BLANKbottle Tasting | South Africa’s Rebel Winemaker

Isobel SalterTasting Events, WinesLeave a Comment

Last Friday evening, we held a sell-out event in our cellars for a group of 35 guests, hosted by our events manager Tim. A deep-dive into the weird and wonderful South African producer BLANKbottle.

The group of excited guests were led into our cellars and met with their first glass of the evening, the 2022 Luuks Stellenbosch Helderberg, a light-medium bodied white wine. As everyone piled into the cellar and took their seats, Tim began recounting the history of Nickolls and Perks, setting the scene for the tasting about to unfold in this unique setting of our 18th Century cellars.


As everyone began sipping their glass of Luuks, guests were enthralled by the tale of the unusual winemaker Pieter Walser and the story of BLANKbottle winery. When Pieter started out, he produced very small batches and could not afford fancy labels. One day, a customer appeared at his home (also operating as his store), and asked for anything but Shiraz. Pieter casually sold her an unlabelled case of Shiraz with no explanation, and surprisingly she returned a week later singing its praises and requesting another batch. This taught Pieter a valuable lesson about labels and perceived preferences, one which translates into his current practice of neglecting to disclose the style of wine on any of his labels.

This tasting looks to take the drinker on a journey, exploring numerous grapes and styles, alongside some quite unusual backstories.

“People like to label me. Some say I’m a winemaker, an ideas guy, a marketer, a surfer, an actor, a Garagiste, a negociant, an entrepreneur. I prefer not to carry a label. To be honest, I wouldn’t know what to label myself. It’s like my wine, BLANKbottle… it’s just a blank bottle. You can’t judge I by the label; it takes drinking a whole bottle to get to know the wine” – Pieter H. Walser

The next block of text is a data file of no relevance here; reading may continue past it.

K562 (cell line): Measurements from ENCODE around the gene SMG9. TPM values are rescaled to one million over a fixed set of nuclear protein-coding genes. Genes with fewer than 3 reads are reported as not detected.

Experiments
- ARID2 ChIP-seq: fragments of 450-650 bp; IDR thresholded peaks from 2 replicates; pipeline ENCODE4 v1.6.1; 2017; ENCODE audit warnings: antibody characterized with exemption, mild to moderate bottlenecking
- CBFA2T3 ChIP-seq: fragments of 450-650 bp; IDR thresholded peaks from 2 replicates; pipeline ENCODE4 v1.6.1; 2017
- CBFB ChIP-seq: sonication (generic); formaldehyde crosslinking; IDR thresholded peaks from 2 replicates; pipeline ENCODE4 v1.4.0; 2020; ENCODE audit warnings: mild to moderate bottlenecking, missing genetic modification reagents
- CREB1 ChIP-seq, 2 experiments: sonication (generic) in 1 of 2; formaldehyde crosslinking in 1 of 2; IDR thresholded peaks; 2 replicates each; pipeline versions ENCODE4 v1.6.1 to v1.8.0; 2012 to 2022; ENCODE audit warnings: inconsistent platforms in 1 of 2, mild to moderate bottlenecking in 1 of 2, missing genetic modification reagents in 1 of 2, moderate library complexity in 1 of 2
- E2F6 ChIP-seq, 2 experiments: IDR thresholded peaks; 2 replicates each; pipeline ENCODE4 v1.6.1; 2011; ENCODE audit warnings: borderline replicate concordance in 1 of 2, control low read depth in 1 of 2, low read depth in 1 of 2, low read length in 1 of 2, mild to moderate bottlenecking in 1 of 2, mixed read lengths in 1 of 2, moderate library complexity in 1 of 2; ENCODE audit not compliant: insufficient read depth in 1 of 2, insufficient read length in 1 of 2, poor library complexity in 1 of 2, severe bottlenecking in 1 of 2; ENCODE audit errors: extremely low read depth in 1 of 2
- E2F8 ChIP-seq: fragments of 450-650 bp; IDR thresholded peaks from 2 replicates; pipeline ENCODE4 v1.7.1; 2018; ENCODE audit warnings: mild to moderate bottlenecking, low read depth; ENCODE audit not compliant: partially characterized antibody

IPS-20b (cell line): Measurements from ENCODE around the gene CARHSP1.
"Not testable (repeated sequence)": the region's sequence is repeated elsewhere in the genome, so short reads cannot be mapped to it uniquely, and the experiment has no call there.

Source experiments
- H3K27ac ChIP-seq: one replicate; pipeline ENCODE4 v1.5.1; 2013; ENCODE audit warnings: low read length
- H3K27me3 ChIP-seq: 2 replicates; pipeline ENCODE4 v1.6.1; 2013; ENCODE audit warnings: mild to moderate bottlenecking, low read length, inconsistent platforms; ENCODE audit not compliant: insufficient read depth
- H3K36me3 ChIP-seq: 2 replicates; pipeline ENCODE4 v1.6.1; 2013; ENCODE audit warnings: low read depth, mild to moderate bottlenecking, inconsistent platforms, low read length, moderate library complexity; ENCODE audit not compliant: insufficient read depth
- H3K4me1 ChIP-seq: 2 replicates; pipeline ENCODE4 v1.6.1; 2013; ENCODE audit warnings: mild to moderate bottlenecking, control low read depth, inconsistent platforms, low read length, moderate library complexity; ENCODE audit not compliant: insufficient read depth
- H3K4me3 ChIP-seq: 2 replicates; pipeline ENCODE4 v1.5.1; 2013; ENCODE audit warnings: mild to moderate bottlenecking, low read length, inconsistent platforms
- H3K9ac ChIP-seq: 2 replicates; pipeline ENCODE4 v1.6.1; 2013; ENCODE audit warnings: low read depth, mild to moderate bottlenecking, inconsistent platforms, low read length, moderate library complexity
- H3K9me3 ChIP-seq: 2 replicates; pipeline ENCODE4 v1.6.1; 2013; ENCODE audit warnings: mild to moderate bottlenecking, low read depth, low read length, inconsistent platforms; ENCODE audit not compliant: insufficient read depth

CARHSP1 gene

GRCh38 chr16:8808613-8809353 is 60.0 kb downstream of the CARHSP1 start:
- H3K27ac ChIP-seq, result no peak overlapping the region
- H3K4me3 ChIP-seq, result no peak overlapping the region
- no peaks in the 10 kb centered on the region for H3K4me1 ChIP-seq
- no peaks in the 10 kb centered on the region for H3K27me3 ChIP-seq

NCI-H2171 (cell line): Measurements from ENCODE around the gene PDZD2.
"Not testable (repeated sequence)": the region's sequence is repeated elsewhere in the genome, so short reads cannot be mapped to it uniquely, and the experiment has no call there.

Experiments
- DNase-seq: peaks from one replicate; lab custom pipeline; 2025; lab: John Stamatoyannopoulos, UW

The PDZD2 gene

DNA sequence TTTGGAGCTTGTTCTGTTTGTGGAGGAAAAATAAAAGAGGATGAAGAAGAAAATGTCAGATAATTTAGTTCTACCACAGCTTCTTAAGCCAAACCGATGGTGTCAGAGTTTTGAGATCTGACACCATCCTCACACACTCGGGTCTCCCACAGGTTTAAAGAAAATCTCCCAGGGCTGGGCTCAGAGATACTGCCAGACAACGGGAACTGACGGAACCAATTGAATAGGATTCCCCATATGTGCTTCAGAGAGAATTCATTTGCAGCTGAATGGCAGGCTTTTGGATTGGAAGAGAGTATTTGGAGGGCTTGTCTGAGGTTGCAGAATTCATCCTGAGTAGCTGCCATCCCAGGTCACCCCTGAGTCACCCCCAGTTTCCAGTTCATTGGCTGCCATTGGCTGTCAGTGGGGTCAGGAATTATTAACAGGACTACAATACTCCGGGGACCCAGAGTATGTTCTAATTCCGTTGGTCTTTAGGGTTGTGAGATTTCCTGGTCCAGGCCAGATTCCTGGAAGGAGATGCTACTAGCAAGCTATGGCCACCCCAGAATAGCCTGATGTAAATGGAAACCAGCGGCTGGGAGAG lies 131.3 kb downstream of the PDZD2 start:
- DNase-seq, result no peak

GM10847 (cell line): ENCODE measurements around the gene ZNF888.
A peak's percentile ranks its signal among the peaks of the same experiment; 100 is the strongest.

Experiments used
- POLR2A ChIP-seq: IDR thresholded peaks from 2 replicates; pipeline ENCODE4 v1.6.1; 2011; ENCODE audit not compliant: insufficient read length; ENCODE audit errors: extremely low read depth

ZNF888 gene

The guests all began furtively discussing the Luuks, before it was revealed as 100% Chardonnay. One guest whispered I don’t even like Chardonnay, but I liked that” – already proving Pieter’s point. This wine was widely enjoyed by the guests, who certainly benefitted from sampling this wine blind. This wine showed pronounced aromas of butter, stone fruits, vanilla and apple on the n

ose. The grapes come from a relatively cooler part of South Africa, and this is reflected in the style of this wine, as it resembles the Burgundian style of Chardonnay. The palate is dry, with flavours from oak ageing such as vanilla and bread, combined with citrus notes. It is well balanced with a long finish which leaves you savouring every sip.

The evening then continued with the second white of the night, the 2021 Epileptic Inspiration Semillon. This very pale white presented with aromas of citrus and lychee, a very fresh start. The palate was very dry with a refreshing minerality. There were flavours of citrus and apple, balanced with creamier notes from the process of autolysis (ageing on lees, or yeasts). With this wine came the story of BLANKbottle’s iconic, and distinctive labels. Tim explained how Pieter had begun using Microsoft Word for creating his wine labels, but after suffering an epileptic fit, hecould no longer use a computer for prolonged periods of time, which led to him discovering his creative side and creating all of his labels by hand. In homage to this experience, he used a cut out of his own brain scan for this label, in attempt to portray the events which had shifted his creative abilities. This story got a real laugh from our guests who were now hooked and eager to hear more of these wild stories.

Next came the first of 2 vintages of the Master of None red blend, first being the 2022 vintage. The name of this wine was actually a dig at the UK press, who had disparaged the production of BLANKbottle, and criticised their repertoire of 40+ wines. Many people believed it to be impossible to produce such a variety of wines at a high quality, but Pieter has arguably proved them all wrong. He chooses not to own any vines, and instead he carefully selects and purchases his grapes from farmers all over South Africa. This gives him the variety and flexibility necessary for him to create such a broad range of wines. Master of None exemplifies this with its blend of 11 grape varieties; Palomino, Grenache Noir, Cinsault, Chenin Blanc, Pinot Noir, Verdelho, Chardonnay, Fernao Pires, Riesling, Semillon, and Sauvignon Blanc. This rather light red is best served slightly chilled. It has an aromatic nose, with perfumed, floral notes at the forefront. The palate is dominated by fresh red fruits. This wine seemed to be a firm favourite of the crowd, with one remarking “it’s got a lot more going for it than it looks”, noting the very light appearance and the rather complex palate.